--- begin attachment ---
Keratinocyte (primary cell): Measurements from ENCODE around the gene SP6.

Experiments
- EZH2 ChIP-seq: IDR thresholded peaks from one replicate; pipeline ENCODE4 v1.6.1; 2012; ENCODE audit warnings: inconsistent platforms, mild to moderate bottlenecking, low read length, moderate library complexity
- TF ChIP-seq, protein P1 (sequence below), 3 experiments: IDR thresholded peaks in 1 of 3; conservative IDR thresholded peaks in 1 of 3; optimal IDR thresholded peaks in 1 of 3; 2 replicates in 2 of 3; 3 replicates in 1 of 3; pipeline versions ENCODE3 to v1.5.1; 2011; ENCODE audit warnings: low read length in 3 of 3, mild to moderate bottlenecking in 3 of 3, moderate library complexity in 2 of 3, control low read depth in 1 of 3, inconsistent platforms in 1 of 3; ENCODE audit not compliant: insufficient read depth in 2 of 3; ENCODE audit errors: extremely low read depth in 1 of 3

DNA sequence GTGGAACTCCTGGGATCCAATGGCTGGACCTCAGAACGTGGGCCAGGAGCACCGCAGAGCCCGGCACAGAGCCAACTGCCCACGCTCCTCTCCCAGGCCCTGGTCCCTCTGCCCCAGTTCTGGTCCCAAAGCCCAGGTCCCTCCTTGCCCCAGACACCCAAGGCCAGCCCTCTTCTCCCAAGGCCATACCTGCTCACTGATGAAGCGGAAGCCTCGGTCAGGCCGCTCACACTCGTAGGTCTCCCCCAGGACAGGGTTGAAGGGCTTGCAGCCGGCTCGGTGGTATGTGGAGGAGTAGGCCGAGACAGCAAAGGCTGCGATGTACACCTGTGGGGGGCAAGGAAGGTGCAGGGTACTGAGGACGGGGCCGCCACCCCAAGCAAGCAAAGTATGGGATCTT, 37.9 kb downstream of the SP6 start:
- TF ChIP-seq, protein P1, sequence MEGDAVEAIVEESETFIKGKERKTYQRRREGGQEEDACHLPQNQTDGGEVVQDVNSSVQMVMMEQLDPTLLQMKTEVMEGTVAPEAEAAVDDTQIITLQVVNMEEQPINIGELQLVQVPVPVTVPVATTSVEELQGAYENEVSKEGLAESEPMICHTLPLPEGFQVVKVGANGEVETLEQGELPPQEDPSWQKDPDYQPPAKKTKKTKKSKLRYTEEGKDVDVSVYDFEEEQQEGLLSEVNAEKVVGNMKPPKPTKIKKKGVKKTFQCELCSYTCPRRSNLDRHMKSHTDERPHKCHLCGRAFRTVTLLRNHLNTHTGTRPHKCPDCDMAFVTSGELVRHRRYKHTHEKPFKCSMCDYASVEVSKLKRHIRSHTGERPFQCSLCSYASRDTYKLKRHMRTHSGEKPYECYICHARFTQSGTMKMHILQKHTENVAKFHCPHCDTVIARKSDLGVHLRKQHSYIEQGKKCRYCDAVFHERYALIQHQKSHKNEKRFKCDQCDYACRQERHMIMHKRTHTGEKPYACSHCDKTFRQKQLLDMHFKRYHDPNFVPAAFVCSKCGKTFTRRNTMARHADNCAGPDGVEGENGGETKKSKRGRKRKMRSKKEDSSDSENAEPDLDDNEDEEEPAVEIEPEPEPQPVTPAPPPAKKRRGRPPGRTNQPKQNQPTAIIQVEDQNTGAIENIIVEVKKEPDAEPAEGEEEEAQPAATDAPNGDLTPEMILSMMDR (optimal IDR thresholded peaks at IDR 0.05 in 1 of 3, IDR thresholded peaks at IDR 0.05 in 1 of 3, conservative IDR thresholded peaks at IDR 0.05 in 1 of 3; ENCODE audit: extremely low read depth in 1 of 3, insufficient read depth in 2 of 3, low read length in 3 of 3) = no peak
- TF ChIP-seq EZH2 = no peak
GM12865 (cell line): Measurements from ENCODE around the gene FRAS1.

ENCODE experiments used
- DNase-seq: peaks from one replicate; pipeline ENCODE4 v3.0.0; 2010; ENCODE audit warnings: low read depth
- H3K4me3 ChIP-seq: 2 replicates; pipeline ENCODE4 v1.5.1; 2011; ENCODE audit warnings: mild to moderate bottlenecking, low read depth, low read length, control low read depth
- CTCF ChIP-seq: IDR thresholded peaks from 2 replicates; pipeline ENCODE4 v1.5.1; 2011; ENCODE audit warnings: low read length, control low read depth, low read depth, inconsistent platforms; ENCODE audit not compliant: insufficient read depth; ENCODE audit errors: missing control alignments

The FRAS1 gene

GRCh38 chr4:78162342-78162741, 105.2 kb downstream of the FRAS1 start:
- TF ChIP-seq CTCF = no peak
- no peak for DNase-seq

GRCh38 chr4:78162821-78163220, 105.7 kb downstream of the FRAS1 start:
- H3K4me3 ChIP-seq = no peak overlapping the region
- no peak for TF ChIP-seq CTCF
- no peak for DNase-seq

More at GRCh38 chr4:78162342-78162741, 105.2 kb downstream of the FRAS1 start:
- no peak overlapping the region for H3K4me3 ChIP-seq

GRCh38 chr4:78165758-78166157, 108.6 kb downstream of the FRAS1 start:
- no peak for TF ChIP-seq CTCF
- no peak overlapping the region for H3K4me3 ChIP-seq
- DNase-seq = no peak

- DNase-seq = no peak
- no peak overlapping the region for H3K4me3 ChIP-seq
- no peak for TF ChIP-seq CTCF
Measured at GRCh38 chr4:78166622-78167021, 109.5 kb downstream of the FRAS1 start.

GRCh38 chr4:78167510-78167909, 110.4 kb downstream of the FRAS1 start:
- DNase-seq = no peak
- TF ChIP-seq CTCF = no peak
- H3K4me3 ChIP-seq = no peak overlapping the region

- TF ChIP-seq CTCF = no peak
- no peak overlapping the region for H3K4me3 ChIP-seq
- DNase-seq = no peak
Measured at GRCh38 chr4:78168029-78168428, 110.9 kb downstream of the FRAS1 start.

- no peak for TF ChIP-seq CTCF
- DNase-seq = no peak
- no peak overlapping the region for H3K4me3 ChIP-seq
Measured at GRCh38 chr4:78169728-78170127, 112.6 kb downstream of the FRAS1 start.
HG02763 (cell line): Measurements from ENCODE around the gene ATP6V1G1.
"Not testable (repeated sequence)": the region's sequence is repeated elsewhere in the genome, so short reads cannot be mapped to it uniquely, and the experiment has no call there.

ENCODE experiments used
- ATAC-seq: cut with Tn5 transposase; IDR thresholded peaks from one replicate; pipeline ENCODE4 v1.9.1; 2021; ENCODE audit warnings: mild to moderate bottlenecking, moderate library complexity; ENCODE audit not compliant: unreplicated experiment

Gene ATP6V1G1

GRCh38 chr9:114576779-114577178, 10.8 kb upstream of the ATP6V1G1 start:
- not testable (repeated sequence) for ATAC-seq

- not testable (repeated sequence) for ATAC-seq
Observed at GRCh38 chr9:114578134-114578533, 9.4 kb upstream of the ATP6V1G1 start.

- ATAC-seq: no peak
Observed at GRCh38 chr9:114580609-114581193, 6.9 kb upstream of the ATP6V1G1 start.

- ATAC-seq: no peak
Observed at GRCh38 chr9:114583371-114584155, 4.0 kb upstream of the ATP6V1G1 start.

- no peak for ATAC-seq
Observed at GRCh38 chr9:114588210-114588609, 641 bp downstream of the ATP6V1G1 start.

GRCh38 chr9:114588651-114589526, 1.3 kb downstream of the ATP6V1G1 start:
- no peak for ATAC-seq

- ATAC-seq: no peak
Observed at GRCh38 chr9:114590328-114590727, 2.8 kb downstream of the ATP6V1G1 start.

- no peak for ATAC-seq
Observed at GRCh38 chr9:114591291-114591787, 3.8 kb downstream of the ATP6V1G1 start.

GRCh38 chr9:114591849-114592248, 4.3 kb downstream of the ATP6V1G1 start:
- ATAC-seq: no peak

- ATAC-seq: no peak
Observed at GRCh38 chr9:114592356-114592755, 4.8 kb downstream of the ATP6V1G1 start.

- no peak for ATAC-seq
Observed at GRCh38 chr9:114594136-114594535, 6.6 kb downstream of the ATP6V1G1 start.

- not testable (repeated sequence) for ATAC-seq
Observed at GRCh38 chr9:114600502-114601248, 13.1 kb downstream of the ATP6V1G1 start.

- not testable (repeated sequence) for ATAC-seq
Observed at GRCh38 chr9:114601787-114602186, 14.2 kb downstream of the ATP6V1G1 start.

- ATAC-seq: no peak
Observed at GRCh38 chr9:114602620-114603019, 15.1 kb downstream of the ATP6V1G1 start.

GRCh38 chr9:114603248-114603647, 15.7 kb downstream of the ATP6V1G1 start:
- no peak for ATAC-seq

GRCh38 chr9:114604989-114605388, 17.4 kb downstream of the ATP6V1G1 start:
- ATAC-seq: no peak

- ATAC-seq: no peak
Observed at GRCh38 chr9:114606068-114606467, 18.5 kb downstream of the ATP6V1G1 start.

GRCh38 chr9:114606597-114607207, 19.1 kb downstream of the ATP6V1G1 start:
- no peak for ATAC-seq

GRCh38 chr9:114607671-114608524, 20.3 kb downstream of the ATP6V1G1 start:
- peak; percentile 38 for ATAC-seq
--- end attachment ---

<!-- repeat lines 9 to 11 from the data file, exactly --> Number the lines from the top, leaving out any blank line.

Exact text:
ENCODE experiments used
- DNase-seq: peaks from one replicate; pipeline ENCODE4 v3.0.0; 2010; ENCODE audit warnings: low read depth
- H3K4me3 ChIP-seq: 2 replicates; pipeline ENCODE4 v1.5.1; 2011; ENCODE audit warnings: mild to moderate bottlenecking, low read depth, low read length, control low read depth